In the Time of the Butterflies

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The Rabbits Symbol Icon
At the beginning of Minerva’s first narration she describes how she has felt caged her whole life, and she compares herself to the rabbits that her family keeps in pens. One day she opens the cage door for a female rabbit, but the rabbit doesn’t want to leave her pen. Minerva then declares that she is not like the rabbits, as she desires freedom no matter what. In this way the rabbits represent Minerva – trapped by her father’s overprotectiveness as a child, and then trapped by the rules and fear of the Trujillo police state. The rabbits also represent the populace of the Dominican Republic. As the rabbits are afraid to leave their comfortable pens, so the majority of Dominicans go along with the Trujillo regime, afraid for their own safety if they should try to escape their “cage.”

The Rabbits Quotes in In the Time of the Butterflies

The In the Time of the Butterflies quotes below all refer to the symbol of The Rabbits. For each quote, you can also see the other characters and themes related to it (each theme is indicated by its own dot and icon, like this one:
Dictatorship Theme Icon
). Note: all page and citation info for the quotes below refers to the Algonquin Books edition of In the Time of the Butterflies published in 2010.
Chapter 2 Quotes

Sometimes, watching the rabbits in their pens, I’d think, I’m no different from you, poor things. One time, I opened a cage to set a half-grown doe free. I even gave her a slap to get her going.
But she wouldn’t budge! She was used to her little pen. I kept slapping her, harder each time, until she started whimpering like a scared child. I was the one hurting her, insisting she be free.
Silly bunny, I thought. You’re nothing at all like me.

Related Characters: Minerva (speaker)
Related Symbols: The Rabbits
Page Number: 11
Explanation and Analysis:

Though the family's rabbits (and Minerva's thoughts about them) only appear in this passage, the rabbits are an important symbol for the novel overall. At this point (1938) Minerva still feels trapped at home, where she has to ask Papá permission to do anything, and so at first she here compares herself to the rabbits in their cage—she feels trapped and helpless just like them.

One day, however, Minerva decides to set a "half-grown doe" (a female rabbit, and so perhaps especially relatable to Minerva) free, but the rabbit is afraid to leave her pen, even when Minerva slaps her to get her to run away. Minerva then thinks about how the rabbit is actually "nothing at all like" her. Minerva would give anything to be free (whether from Papá's overprotectiveness or Trujillo's tyranny), despite the relative safety of her "cage" at this point. Thus the rabbits more come to symbolize many of the Dominican people—trapped in the "cage" of Trujillo's police state, but also afraid to leave or fight against the only home they have ever known.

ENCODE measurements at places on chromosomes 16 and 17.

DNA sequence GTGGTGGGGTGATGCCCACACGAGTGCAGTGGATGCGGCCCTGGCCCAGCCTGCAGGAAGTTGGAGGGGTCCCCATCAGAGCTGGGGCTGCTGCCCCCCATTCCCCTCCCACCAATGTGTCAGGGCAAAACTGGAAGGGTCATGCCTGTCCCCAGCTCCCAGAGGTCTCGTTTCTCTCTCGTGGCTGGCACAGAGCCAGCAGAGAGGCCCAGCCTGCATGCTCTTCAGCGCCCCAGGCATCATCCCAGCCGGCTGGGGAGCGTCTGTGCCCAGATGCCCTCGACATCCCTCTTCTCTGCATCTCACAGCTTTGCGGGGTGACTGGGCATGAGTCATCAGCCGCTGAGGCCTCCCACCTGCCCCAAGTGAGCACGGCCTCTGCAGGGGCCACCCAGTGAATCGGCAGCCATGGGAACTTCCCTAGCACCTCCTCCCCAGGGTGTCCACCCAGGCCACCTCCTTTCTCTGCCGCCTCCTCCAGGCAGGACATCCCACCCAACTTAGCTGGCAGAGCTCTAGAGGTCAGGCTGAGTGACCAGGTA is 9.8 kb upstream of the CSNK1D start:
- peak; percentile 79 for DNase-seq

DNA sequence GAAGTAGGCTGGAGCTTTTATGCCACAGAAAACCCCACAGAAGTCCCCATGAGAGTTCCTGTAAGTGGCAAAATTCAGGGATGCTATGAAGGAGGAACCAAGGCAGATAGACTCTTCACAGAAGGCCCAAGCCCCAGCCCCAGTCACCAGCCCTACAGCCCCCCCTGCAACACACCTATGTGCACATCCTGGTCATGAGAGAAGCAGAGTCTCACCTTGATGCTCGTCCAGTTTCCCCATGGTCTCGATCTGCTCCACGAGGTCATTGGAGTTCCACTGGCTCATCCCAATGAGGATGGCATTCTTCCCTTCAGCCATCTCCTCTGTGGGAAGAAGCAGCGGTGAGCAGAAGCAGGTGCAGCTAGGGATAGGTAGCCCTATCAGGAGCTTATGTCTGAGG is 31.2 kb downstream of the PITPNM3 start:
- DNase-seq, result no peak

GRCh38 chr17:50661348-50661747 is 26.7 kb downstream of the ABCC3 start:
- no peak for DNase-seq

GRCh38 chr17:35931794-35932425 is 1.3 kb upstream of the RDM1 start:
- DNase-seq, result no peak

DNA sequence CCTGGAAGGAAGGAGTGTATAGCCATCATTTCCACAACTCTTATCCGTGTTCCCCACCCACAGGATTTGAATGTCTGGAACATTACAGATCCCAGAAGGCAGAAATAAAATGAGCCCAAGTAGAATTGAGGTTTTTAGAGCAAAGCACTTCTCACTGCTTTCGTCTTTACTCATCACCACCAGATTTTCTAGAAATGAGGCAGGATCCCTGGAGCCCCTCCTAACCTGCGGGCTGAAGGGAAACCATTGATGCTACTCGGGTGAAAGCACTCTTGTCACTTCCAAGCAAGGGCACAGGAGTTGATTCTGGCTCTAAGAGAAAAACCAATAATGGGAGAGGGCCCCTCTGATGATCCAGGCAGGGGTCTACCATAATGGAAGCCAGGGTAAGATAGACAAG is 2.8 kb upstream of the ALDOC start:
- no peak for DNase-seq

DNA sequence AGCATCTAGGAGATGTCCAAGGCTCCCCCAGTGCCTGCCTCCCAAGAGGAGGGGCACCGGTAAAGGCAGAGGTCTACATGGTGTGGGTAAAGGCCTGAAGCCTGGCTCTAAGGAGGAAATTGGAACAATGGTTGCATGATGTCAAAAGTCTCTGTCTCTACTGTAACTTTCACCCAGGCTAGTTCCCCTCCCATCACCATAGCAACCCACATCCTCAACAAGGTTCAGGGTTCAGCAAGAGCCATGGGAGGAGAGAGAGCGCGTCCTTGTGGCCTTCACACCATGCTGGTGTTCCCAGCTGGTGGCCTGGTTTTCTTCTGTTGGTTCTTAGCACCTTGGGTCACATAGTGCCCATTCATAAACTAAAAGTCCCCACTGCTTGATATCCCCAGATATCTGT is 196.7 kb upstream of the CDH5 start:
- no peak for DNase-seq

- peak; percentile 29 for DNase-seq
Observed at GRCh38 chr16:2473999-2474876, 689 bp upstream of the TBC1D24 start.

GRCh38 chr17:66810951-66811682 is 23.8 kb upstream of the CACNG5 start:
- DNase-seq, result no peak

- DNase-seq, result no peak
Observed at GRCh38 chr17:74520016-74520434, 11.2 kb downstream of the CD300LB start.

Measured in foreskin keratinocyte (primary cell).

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And that’s how I got free. I don’t mean just going to sleepaway school on a train with a trunkful of new things. I mean in my head after I got to Inmaculada and met Sinita and saw what happened to Lina and realized that I’d just left a small cage to go into a bigger one, the size of our whole country.

Related Characters: Minerva (speaker), Sinita, Lina Lovatón
Related Symbols: The Rabbits
Page Number: 13
Explanation and Analysis:

The family's rabbits aren't explicitly mentioned in this passage, but Minerva is still referring to her life in terms of various "cages." She "gets free" from one cage by leaving home and escaping Papá's overprotective presence, but once she learns the truth about Trujillo's dictatorship via her peers Sinita and Lina, Minerva realizes that she has only escaped one cage to "go into a bigger one." With this, Alvarez introduces the idea that the Dominican Republic itself is a kind of "big cage" under Trujillo's rule—no one is truly free, even if they aren't literally imprisoned by the oppressive regime. At the same time, this first level of liberation—mental liberation—is crucial for Minerva, and starts her on the path towards active political resistance and revolution.

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The Rabbits Symbol Timeline in In the Time of the Butterflies

The timeline below shows where the symbol The Rabbits appears in In the Time of the Butterflies. The colored dots and icons indicate which themes are associated with that appearance.
Chapter 2: Minerva, 1938, 1941, 1944
Dictatorship Theme Icon
Freedom and Imprisonment Theme Icon
Women Theme Icon
Courage vs. Cowardice Theme Icon
...sisters always had to ask him permission for everything. Minerva used to watch the family’s rabbits in their pens and feel that she was like them. One day she tried to... (full context)